Ethiopia’s new year offers a chance to unite the country
As new year strikes in Ethiopia, a chance to reach for a different politics.
Meskerem is the first month in Ethiopia’s unique 13-month calendar. Ethiopia celebrates its New Year on the first day of Meskerem, which falls on September 12 of the internationally recognised Gregorian calendar. But amid the celebrations, there are still concerns about the country’s peace and stability.
Since Prime Minister Abiy Ahmed came to power early in April 2018, his messages of togetherness and his push for Ethiopian unity have led to rising hope and optimism. Unfortunately, not everyone has bought into his vision.
He now leads an administration that has been unable to predict, control and quell ethnic conflict. This has led to the internal displacement of millions of Ethiopians. The rising ethno-nationalism is underpinned by an ethnic federal system that has long divided Ethiopians along tribal lines.
Since Abiy came to power, ethnic tensions have risen to the surface and bubbled over. In the current atmosphere even ordinary differences of opinion can incite violence. Levels of inter-ethnic intolerance are high.
In the run-up to Ethiopia’s New Year there have been calls for peace from different quarters, including superstar sportsman Haile Gebrselassie, and the prime minister himself.
Abiy’s office also presided over a six day peace festival. The lofty aim was to promote peace, national unity, prosperity, national pride, democracy and justice.
While this sounds good in theory, Abiy’s administration typically delivers mixed results when it comes to implementation. For instance, the administration has successfully closed Maekelawi, a prison that was infamous for torturing prisoners. However, repressive laws used to jail government critics in the past remain on the books.
Daniel Bekele, the head of Ethiopia’s Human Rights Commission, recently decried the ongoing use of the country’s anti-terror laws.
Even with the government’s concerted push for peace, democracy, and justice, Ethiopia must still come to terms with the volatility of the people’s inter-ethnic relations and the very real possibility of continued conflict.
The Ethiopian state and violence
A state should typically have a monopoly on violence. It must be able to use some level of physical force to ensure legitimate control over its territory. This control ensures peace and stability within national boundaries. It frees the state to focus on the important tasks of governance and public service.
Unfortunately, many fragile states are not in full control of their territories. This means they cannot protect the citizenry from violence.
In Ethiopia, not only is the state losing its monopoly on violence, it also has a healthy fear of the same. Many policy discussions in Ethiopia are weighed down by ethno-nationalist interests. This is because varying ethnic interests must be taken into consideration if conflict is to be avoided or minimised. As a result, policies that should promote the national interest are often swapped out for regional priorities.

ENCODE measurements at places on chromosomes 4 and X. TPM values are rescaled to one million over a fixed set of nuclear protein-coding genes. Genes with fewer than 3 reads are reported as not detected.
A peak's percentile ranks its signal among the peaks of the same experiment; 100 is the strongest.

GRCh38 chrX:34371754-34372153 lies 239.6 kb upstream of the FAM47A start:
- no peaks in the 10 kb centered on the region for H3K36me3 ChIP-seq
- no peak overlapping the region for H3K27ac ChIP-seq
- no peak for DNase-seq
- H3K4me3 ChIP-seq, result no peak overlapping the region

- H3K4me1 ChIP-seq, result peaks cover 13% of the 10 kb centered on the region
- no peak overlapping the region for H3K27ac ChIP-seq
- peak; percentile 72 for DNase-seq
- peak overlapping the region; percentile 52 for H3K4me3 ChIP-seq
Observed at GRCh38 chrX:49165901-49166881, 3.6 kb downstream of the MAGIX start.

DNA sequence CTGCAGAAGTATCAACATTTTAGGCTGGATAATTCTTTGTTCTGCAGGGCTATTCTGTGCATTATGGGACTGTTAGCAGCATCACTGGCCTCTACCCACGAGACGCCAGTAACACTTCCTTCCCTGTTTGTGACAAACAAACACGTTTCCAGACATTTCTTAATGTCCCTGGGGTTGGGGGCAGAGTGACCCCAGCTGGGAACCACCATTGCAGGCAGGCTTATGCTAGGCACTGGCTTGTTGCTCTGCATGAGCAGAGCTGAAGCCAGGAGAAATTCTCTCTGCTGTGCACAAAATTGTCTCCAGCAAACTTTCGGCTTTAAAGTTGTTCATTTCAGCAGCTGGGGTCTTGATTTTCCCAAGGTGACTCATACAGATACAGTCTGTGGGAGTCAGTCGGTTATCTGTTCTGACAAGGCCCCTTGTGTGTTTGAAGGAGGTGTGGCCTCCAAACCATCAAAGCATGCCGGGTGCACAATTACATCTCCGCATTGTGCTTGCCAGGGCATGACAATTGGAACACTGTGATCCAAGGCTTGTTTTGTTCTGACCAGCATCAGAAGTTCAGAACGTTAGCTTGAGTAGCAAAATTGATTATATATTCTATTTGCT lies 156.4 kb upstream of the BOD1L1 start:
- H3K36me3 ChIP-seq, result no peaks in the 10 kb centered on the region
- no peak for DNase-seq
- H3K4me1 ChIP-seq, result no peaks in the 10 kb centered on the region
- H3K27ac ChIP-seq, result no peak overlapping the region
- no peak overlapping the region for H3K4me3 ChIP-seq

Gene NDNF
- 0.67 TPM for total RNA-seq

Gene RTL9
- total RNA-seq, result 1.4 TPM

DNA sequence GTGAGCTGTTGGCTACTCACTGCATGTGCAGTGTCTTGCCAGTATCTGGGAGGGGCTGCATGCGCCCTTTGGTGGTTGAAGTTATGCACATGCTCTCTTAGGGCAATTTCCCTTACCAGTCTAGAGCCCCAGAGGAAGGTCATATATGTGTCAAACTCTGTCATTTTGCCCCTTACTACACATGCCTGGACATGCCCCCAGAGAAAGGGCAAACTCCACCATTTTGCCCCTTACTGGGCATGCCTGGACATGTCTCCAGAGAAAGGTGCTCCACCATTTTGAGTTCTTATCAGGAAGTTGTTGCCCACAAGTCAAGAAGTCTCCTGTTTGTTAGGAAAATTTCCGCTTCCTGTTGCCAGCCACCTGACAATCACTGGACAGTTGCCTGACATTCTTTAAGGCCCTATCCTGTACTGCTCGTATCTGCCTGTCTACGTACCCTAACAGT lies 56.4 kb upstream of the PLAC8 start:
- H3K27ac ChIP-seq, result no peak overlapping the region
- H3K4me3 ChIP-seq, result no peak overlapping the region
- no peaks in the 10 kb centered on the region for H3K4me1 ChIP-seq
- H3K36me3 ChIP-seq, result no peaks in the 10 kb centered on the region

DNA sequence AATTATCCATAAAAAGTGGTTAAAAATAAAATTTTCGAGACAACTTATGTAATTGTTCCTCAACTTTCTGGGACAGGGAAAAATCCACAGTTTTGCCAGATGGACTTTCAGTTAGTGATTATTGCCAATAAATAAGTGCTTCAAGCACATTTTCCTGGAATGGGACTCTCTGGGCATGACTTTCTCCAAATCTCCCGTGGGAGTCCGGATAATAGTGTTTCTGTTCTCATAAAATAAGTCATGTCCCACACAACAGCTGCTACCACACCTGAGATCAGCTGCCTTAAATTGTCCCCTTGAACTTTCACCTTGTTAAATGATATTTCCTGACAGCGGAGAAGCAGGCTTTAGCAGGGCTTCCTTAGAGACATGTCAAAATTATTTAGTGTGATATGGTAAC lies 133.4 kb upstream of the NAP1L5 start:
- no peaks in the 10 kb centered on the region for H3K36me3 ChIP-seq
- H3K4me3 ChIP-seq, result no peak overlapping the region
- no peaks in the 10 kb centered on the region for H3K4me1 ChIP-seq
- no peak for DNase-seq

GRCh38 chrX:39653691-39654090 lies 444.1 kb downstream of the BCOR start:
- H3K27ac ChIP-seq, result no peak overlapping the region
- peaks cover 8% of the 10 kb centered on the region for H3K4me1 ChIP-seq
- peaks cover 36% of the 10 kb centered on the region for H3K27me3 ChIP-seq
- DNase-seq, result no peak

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For example, the Ministry of Education’s proposed suggestion to use Amharic as the national language of instruction at the elementary education level has been opposed by Jawar Mohammed, a leading Oromo political activist. Mohammed, who is also the director of an ethnic organisation known as the Oromia Media Network, denounced the move as an imposition that Oromos were not consulted about. Amharic is the most widely spoken language in the country and, ironically, Mohammed made his statement in the same language.
The ministry responded by stating that the plan was just a proposal and not a policy imposition on the autonomy of regional states in Ethiopia’s ethnic federal arrangement.
It might seem strange, but it is not uncommon to witness the Ethiopian state backtracking on national policy decisions to appease regional political activists, just like it did here. This has been the case especially since Abiy came to power.
The Ethiopian state has walked back on a number of important policies to appease activists because it fears violence.
But there is also the issue of political expedience.
Mohammed is believed to be the de facto leader of the mysterious Qeerroo movement, which was part of the groundswell that put Abiy in power. Therefore, whenever he is opposed to any policy matter it becomes possible that that policy could be reversed.
Just few months ago, for instance, the government had to suspend the allocation of housing units to tens of thousands of Addis Ababa residents because of opposition from Jawar and the Qeerroo movement.
Incidents like these have significantly watered down the promise of recent Ethiopian politics. Abiy’s time in office has also been marred by ethnic violence, internal displacement, and the influence of activists and allies from his home region of Oromia.
On this New Year’s day and beyond a better effort must be made to reconcile the Ethiopian people, and foster a true sense of national unity. Failure to do so will hamper Abiy’s big plans for a peaceful and prosperous Ethiopia.